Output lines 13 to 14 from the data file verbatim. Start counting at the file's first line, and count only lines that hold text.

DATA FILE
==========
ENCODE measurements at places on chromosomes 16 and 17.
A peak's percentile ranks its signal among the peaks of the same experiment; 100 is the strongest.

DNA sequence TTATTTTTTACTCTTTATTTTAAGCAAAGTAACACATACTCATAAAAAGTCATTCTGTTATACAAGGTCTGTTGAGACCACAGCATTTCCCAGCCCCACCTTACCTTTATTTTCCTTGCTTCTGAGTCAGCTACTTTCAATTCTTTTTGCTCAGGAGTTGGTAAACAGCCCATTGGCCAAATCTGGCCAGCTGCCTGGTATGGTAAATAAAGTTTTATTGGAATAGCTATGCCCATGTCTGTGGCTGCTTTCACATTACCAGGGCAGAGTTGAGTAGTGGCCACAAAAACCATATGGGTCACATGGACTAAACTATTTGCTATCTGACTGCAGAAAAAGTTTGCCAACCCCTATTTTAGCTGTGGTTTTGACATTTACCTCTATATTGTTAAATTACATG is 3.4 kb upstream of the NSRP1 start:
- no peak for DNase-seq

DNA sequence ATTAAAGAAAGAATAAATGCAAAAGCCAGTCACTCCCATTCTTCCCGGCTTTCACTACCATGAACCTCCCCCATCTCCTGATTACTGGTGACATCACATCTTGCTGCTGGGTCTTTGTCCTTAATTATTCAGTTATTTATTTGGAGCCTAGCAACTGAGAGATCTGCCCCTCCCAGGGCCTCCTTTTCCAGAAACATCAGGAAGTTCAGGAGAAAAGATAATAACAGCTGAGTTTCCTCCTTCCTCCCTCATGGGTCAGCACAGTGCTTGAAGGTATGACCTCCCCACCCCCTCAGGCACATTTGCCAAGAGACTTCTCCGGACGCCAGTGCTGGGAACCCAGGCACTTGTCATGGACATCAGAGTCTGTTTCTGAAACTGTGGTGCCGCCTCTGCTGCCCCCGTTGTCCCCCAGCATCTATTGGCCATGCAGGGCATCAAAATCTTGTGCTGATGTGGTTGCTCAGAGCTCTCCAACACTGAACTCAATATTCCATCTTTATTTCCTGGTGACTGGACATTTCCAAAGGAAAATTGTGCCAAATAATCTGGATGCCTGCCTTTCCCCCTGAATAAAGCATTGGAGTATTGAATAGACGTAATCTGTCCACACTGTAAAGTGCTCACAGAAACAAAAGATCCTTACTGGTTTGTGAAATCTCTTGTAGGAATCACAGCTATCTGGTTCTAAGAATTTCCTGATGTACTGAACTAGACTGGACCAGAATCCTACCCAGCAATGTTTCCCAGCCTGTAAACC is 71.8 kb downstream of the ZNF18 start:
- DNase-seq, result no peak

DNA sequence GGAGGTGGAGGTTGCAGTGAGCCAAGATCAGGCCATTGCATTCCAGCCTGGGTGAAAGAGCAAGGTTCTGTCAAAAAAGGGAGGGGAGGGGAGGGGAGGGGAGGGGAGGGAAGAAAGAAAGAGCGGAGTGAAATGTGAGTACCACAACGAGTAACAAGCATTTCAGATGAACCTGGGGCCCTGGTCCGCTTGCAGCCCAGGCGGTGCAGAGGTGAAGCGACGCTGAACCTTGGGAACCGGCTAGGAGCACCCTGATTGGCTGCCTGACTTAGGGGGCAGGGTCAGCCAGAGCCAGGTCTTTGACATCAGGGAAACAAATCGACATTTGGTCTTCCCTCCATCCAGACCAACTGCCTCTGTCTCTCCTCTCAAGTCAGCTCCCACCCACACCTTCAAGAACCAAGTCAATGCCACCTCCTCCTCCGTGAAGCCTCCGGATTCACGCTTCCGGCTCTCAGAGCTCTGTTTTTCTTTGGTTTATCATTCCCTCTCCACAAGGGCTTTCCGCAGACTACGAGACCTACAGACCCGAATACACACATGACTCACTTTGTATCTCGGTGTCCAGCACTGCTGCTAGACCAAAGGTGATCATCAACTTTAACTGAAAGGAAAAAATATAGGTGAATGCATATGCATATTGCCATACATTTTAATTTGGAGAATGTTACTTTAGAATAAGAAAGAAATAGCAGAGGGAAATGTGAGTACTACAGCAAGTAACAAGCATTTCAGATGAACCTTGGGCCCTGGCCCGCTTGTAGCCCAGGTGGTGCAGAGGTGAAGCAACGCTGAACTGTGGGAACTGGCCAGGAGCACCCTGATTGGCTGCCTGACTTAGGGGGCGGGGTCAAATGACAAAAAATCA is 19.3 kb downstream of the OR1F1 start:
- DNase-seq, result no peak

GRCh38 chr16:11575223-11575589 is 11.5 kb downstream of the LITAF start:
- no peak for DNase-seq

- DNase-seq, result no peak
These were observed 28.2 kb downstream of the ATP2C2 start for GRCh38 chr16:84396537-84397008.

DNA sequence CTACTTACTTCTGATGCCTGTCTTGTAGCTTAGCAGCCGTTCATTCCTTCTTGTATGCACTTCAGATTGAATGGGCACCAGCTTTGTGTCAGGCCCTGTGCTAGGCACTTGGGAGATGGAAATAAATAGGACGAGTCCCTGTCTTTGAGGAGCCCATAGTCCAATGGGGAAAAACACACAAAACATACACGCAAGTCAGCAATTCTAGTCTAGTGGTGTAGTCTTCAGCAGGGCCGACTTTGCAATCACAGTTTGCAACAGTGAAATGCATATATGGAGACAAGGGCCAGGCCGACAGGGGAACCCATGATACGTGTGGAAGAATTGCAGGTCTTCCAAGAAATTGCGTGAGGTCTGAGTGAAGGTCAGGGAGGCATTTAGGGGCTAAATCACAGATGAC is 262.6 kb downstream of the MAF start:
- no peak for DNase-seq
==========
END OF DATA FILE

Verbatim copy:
DNA sequence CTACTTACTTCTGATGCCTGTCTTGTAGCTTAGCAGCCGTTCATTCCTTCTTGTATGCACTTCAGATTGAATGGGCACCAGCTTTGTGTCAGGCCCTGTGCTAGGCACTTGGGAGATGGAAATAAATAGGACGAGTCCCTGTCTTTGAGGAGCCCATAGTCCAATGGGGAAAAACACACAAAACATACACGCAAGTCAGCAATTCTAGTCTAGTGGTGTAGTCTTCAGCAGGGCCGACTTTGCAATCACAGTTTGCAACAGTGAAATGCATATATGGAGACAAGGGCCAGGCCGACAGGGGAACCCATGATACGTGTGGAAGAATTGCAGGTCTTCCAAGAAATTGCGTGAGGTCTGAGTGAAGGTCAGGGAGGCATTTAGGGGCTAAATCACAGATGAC is 262.6 kb downstream of the MAF start:
- no peak for DNase-seq